The Lincoln Star from Lincoln, Nebraska on October 1, 1972 · Page 29
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The Lincoln Star from Lincoln, Nebraska · Page 29

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Lincoln, Nebraska
Issue Date:
Sunday, October 1, 1972
Page:
Page 29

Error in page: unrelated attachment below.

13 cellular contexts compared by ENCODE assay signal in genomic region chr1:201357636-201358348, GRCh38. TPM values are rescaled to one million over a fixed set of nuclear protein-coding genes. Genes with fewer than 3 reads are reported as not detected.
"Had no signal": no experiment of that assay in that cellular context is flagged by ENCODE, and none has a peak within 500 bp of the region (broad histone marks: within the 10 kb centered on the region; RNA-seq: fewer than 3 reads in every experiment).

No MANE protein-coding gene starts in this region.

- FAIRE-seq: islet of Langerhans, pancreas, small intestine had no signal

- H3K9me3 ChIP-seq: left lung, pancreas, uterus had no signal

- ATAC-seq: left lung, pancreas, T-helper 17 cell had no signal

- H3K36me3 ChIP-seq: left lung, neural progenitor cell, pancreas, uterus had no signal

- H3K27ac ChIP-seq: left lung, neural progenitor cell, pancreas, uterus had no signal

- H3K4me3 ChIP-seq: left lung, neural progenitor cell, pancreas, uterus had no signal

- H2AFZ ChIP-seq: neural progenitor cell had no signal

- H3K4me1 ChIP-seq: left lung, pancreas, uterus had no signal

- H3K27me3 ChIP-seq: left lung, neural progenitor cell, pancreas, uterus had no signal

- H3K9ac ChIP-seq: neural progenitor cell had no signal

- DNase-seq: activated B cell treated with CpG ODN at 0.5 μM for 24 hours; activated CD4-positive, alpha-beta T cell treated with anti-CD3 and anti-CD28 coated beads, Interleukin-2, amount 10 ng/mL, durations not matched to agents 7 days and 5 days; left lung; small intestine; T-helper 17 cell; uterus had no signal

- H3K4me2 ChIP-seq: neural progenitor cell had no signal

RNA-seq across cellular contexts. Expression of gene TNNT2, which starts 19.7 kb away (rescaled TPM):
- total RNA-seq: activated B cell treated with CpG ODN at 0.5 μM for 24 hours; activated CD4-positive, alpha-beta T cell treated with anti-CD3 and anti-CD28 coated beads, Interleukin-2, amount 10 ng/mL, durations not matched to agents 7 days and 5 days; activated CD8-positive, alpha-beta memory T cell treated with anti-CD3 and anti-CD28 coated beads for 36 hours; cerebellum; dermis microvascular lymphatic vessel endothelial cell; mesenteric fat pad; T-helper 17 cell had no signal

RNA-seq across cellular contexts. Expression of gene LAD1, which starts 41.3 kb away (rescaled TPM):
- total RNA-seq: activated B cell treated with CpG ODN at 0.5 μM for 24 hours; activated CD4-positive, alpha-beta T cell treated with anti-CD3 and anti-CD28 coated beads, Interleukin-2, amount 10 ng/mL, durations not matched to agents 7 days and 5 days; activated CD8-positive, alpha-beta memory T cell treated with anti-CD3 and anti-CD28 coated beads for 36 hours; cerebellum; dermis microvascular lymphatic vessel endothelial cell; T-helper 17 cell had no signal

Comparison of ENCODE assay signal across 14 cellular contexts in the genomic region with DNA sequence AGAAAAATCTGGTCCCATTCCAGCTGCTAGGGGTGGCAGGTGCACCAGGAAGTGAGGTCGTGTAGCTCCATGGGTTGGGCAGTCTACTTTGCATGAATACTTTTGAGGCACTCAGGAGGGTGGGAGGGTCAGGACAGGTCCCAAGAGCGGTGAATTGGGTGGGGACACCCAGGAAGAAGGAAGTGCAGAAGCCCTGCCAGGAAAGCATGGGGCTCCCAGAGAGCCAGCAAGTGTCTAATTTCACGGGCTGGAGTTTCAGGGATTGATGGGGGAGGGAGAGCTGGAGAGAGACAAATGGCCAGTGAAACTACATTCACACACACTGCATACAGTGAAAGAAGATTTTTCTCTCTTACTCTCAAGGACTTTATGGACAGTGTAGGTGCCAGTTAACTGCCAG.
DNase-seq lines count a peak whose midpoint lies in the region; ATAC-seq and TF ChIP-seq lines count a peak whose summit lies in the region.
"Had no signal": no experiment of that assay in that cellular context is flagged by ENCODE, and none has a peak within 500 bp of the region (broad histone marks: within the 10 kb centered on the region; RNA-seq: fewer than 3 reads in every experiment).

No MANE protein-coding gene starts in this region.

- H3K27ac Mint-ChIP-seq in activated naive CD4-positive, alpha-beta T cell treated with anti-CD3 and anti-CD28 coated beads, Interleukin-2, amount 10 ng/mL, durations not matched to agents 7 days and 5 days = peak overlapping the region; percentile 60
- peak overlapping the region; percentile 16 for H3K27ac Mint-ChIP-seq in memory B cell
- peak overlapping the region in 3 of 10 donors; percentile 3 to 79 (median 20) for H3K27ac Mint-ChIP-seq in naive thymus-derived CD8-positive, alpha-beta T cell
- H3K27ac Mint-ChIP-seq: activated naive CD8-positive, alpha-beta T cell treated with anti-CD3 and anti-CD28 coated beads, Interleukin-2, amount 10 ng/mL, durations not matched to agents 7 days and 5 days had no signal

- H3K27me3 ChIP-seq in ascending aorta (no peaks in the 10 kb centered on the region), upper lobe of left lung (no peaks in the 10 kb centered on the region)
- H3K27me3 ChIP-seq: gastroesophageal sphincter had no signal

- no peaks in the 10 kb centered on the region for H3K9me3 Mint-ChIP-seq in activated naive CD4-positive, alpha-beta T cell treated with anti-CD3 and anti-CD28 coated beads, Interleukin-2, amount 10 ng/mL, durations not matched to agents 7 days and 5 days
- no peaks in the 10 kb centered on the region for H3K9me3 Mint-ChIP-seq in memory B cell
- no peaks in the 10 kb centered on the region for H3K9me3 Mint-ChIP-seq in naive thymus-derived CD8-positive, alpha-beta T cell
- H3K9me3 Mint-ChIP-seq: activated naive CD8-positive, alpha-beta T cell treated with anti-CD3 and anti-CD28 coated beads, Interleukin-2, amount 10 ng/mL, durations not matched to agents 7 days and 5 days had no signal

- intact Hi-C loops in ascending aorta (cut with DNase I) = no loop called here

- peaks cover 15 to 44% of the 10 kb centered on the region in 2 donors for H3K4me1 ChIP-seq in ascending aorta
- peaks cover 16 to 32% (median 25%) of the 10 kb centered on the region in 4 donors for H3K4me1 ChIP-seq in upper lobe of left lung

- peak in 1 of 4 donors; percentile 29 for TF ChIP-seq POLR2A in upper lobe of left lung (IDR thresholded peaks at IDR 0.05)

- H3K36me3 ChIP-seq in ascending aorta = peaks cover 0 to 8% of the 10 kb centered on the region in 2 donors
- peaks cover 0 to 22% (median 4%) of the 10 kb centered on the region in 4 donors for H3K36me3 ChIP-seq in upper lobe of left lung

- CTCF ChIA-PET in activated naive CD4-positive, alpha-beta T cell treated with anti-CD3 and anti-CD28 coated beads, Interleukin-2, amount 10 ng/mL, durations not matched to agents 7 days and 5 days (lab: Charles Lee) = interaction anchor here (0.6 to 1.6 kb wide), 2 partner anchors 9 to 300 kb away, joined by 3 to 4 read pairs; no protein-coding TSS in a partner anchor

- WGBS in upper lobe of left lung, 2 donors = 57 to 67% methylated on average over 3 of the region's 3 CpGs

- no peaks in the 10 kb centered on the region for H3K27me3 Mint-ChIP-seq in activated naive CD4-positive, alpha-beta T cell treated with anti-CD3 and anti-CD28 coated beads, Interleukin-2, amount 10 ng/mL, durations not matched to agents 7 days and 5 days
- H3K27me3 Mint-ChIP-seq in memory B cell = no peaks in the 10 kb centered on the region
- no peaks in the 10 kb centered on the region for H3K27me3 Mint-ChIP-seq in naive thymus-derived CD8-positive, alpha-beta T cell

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Mnrntn, NeK, Sunday Journal & Star. Oct. 1. 3C m m . 0 . Gopher Conversation Focuses on Rodgers By RANDY YORK People have probably invented a hundred adjectives to describe what Nebraska's Johnny Rodgers can do on a football field. If you were In the Minnesota locker room Saturday after the without him. Golden Gophers were grounded 49 - 0 by Rodgers & Co., you would have heard a few more. Here's a sampling: like a one - man team. He isn't, Stoll, who Is really and but it was almost like there in his first season as Gopher were two teams out there to - head coach, couldn't quit taHc day we were competing ing in superlatives about against Johnny Rodgers and Rodgers. the rest of the team, which m - i ju fantastic." said would probably still be super Stolf Mthat anything he wants to do he does." Rodgors is what most of the After his players, "sktart Minnesota plavers and coaches coaches, trainers and radio preferred to talk about. No one and newspaper reporters had had to coax them cither. fd out of the Minnesota "I had watched him on locker room, Stoll television and seen him play, "Someday I m going to have but I have to admit I didn't player just like Johnny know how unbelievably great Rodgers. I dont know wfiert Rodgers was until today," I'm going to find him, but I'm related Giel. going to have one. "What surprised me was he's just as punishing as he sto,, 0 came to Minnesota is elusive." said Giel. "He ft' ipending three years at who can compare to Rodgers makes such tough catches head coach at Wake Forest, is Eric (The Flea) Allen of when he's so off balance graciously sidestepped maWnf whether he's in a crowd or "Y compansun utiwe the ball's low or behind him. Nebraska and Colorado, which had beaten the Gophers, 384, "And," added Giel, "the way the week before. Minnesota head coach Cal Stoll: "Johnny Rodgers is the best running back I've seen as long as I've been alive. And that's been 150 years." Minnesota athletic director Paul Giel: "The only college football running back I've seen Nebraska quarterback Dave Humm (12) had to turn defensive player for a moment Saturday when Greg Engebos (47) intercepted a Humm pass and returned it 25 yards before being stopped by the Husker signal caller. Michigan State. But you've got to remember that Allen was basically a runner. Rodgers does everything." Gopher quarterback Bob he picked that belt on that Morgan: "I've heard a lot of punt return was absolutely people say Johnny Rodgers is beautiful to watch." The pocket of protection was well set for quarterback Dave Humm (12) as Maury Damkroger (46) and Marvin Crenshaw (70) stopped Minnesota defenders and Johnny Rodgers (20) began the pass route. 4.W v av. v. . w." a r. , v "J Running back Jeff Moran (30) goes up and over on fourth down to score his first touchdown as a Nebraska Cornhusker. p .:; ;.yMM4.yv.i.'.v. ' ' - ......... Football and hot dogs occupied the minds of these two fans who took a lunch break outside Memorial Stadium before watching the Cornhuskers drub Minnesota. Probably not counted among the 76,217 fans on hand were these two youngsters who found barbed wire no obstacle to entering Memorial Stadium. "That," he said, "will' be decided when the two tcama play. I'm not hedging because I really don't know. A lot can happen between now and November." Stoll, however, did call Nebraska coacfi Bob Devaner "a very, very fine gentleman who "was very merciful to ut today." Stoll was alluding to the fact that Colorado had called timeouts late in the game against the Gophers to to score another touchaown . . , even though Stoll was waving the white flag to Buff coach Eddie Crowder. After he had kept the press waiting only about 15 minutes and had conducted his post - game radio show, Stoll did some figuring. He had played eight freshmen against the n a 1 1 o nally seventh - ranked Cornhuskers. "You Just can't pi a y freshmen against a team like Nebraska," he lamented. "You can't get into a battle as big as this without a skilled athlete. You know the possibility does exist that one football team is an awfully lot better than another football team. "Nebraska is what I call a super football team . . . well poised, well coached and blessed with outstanding athletes. To win tJhis game we needed some breaks. We needed some just to stay in it. We didn't get any, none at all. But I guess you make your own good or bad." Making it clear he wanted to give no excuses, Stoll did point out that the Gophers "were down to a linebacker with a bad char lie horse aj our No. 1 running back" He was referring to Lou Clare, who had been practicing as a running back only three days. "He should be a linebacker," said Stoll, "but we had no other choice but to move him We lost our first two (Jim) Henr3 and (Kevin) Keller to injuries. Then (George) Honza tore some cartilage in his knee Thursday afternoon. "He was our kickoflf man, said Stoll of Clare. "He couldn't even kick off the second half his leg was hurting him so bad." Stoll said the Gopher a "intended to pass more," but that Nebraska "pursued too well, leaving us with pretty shaky pass protection." The Cornhuskers also "took (John) King away from us, so we had to run Morgan most of the time." Defensively, Stoll said "you do everything you can to try and stop a guy like Rodgers, then Nebraska opens up the rest of their game. You try to stop it and it opens up Rodgers again. It makes perfectly good sense." - Morgan, who finished with a net 35 yards on 24 carries, said despite the rout he liked playing against Nebraska. "They have a winning complex that's tough to defeat," he noted, "but they are all real sportsmen with a championship attitude. They play the gipae like it should be played hard, rough and clean." Stoll said: "There will be other battles on other fields. The University of Minnesota will be heard from again. We're awful sick, but not dead."